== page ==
Commentary: The Price of Gold Medals

I am excited to hear that today is the opening ceremony of the 2018 Winter Olympics in Pyeongchang, South Korea, and Team USA is preparing to compete for gold! After all, coming out victorious with the highest medal count at the end of the games is an international honor.

Whenever the Olympics are brought up, most people talk about the odds of their team winning certain events or their favorite athletes, but it is important to step away from the TV screens showing the glamorous ski slopes and ice rinks. It is important to start thinking about the negative environmental effects of the Olympics.

New facilities have to be built in order to accommodate Olympic events, and oftentimes, people overlook, especially in smaller countries like South Korea, the lasting results from these constructions. Trees had to be cut down to build more venues, affecting the Pyeongchang community and environment. Additionally, the habitats of endangered species had been destroyed. As a result of the reduction in trees, these animals have been left homeless and unsheltered.

For this year’s Winter Olympics, Mount Gariwang, a royal, forbidden area that holds great historical meaning, has been damaged. This mountain is considered sacred by many Koreans from the Chosun dynasty, and was thus was declared a nationally protected forest in 2008. However, 58,000 trees from 78 hectares of Mount Gariwang have already been cut down for the Olympic ski slope. According to “The Guardian,” although the Pyeongchang Olympics Organizing Committee has promised to replace more than 1,000 trees after the games, the ecosystem has already been disturbed by the chemicals used to treat the soil and create snow, so the damages will not be completely repaired.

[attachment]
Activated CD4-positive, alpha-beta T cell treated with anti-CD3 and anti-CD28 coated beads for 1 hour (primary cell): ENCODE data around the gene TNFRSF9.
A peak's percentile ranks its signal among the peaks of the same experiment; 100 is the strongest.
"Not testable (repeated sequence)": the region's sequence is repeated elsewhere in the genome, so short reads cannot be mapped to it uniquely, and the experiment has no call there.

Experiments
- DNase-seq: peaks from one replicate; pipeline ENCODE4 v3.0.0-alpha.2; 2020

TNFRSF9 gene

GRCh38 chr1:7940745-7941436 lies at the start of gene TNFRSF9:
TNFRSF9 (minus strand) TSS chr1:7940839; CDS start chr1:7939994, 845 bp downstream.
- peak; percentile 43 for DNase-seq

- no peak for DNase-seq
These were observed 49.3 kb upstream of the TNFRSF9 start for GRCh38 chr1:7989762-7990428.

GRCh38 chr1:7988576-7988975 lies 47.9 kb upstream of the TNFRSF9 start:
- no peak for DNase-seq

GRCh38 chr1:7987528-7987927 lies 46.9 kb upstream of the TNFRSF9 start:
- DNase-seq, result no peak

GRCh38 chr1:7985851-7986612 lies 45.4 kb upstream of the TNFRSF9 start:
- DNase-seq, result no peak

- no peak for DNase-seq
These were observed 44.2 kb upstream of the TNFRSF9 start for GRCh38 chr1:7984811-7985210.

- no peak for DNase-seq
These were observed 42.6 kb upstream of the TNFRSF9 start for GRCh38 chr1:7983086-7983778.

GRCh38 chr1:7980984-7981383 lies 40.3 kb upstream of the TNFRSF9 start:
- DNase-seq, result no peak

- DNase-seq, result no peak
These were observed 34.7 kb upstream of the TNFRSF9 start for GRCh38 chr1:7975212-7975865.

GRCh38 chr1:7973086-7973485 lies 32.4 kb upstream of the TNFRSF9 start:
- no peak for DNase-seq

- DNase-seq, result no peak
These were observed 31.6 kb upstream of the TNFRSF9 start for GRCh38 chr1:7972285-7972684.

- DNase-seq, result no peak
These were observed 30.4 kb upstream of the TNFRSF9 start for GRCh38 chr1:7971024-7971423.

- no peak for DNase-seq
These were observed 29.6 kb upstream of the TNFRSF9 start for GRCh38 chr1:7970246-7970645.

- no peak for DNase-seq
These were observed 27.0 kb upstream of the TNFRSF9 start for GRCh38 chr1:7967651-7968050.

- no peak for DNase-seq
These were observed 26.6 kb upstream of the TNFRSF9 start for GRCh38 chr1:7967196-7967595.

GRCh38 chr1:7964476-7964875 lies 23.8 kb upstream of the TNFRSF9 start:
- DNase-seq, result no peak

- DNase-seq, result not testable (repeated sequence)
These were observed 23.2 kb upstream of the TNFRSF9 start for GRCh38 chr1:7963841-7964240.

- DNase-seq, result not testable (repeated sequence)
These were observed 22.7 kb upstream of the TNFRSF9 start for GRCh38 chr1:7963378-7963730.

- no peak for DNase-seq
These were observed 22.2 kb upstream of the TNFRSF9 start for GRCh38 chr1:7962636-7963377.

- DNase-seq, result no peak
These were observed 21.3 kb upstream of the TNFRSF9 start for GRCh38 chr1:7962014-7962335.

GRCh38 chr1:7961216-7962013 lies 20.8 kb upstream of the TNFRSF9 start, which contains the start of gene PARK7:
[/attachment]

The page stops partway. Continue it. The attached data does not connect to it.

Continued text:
This is not the first time that construction for the Olympics has damaged the environment. The Environmental Watch of the North Caucasus found evidence of illegal waste dumping and construction blocking migration routes of animals for the 2014 Sochi Games. This is not a new problem, yet money continues to go into hurting ecosystems on venues and stadiums that are only used and visited for the sixteen days of the Olympics.

It is essential that members of the Olympic committee, in addition to the host countries themselves, plan ahead for construction in order to protect the environment. An environmental movement started in 1994 where candidate host cities were required to demonstrate their commitment to a greener Olympics, but these steps have not been continued to the present.

At the 2002 Sydney Olympics, eco-friendly village housing was provided for athletes, private parking was banned at venues, and solar panels were extensively used in facilities. The Georgetown Environmental Law Review found that Salt Lake City recycled energy from AC units to heat showers and bathrooms for their 2002 Winter Olympics. There is evidently awareness of the effects the Olympics have on the environment, but, unfortunately, not every host city has been as environmentally-aware as Sydney or Salt Lake City. Protecting the environment must be at the forefront of every host cities’ mind.

Before we celebrate every gold medal that our countries win, we should remember what’s been sacrificed to get to this victory. No matter who takes home the gold medals, we are all rooting for team Earth!